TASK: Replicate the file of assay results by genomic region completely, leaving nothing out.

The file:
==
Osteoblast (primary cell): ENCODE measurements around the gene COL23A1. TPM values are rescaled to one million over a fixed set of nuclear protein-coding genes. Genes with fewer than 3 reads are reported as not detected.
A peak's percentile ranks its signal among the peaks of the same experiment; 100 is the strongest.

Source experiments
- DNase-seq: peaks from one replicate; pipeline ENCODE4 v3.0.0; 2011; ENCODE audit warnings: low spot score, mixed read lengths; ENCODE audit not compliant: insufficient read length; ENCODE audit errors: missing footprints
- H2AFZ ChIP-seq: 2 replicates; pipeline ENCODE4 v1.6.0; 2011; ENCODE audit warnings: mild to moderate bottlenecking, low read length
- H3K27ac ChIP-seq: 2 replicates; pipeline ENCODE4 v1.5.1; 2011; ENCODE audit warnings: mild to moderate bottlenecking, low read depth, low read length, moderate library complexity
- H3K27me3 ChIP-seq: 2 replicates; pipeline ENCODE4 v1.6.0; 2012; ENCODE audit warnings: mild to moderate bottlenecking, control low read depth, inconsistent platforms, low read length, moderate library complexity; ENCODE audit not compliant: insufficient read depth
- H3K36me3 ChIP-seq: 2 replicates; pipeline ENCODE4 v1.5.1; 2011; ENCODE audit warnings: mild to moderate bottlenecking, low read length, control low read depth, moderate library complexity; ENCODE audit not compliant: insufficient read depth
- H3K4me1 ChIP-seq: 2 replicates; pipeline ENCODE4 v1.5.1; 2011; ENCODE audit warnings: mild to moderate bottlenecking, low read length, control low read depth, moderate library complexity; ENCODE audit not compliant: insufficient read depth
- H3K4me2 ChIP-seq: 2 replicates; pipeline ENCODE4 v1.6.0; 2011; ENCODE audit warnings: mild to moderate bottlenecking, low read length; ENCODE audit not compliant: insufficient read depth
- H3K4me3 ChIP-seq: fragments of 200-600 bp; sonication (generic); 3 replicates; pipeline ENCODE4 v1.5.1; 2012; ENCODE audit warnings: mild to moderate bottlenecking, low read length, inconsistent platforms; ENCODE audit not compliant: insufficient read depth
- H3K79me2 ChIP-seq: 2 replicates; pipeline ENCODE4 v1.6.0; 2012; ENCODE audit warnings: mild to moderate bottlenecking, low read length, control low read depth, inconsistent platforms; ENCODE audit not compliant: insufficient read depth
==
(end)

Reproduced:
Osteoblast (primary cell): ENCODE measurements around the gene COL23A1. TPM values are rescaled to one million over a fixed set of nuclear protein-coding genes. Genes with fewer than 3 reads are reported as not detected.
A peak's percentile ranks its signal among the peaks of the same experiment; 100 is the strongest.

Source experiments
- DNase-seq: peaks from one replicate; pipeline ENCODE4 v3.0.0; 2011; ENCODE audit warnings: low spot score, mixed read lengths; ENCODE audit not compliant: insufficient read length; ENCODE audit errors: missing footprints
- H2AFZ ChIP-seq: 2 replicates; pipeline ENCODE4 v1.6.0; 2011; ENCODE audit warnings: mild to moderate bottlenecking, low read length
- H3K27ac ChIP-seq: 2 replicates; pipeline ENCODE4 v1.5.1; 2011; ENCODE audit warnings: mild to moderate bottlenecking, low read depth, low read length, moderate library complexity
- H3K27me3 ChIP-seq: 2 replicates; pipeline ENCODE4 v1.6.0; 2012; ENCODE audit warnings: mild to moderate bottlenecking, control low read depth, inconsistent platforms, low read length, moderate library complexity; ENCODE audit not compliant: insufficient read depth
- H3K36me3 ChIP-seq: 2 replicates; pipeline ENCODE4 v1.5.1; 2011; ENCODE audit warnings: mild to moderate bottlenecking, low read length, control low read depth, moderate library complexity; ENCODE audit not compliant: insufficient read depth
- H3K4me1 ChIP-seq: 2 replicates; pipeline ENCODE4 v1.5.1; 2011; ENCODE audit warnings: mild to moderate bottlenecking, low read length, control low read depth, moderate library complexity; ENCODE audit not compliant: insufficient read depth
- H3K4me2 ChIP-seq: 2 replicates; pipeline ENCODE4 v1.6.0; 2011; ENCODE audit warnings: mild to moderate bottlenecking, low read length; ENCODE audit not compliant: insufficient read depth
- H3K4me3 ChIP-seq: fragments of 200-600 bp; sonication (generic); 3 replicates; pipeline ENCODE4 v1.5.1; 2012; ENCODE audit warnings: mild to moderate bottlenecking, low read length, inconsistent platforms; ENCODE audit not compliant: insufficient read depth
- H3K79me2 ChIP-seq: 2 replicates; pipeline ENCODE4 v1.6.0; 2012; ENCODE audit warnings: mild to moderate bottlenecking, low read length, control low read depth, inconsistent platforms; ENCODE audit not compliant: insufficient read depth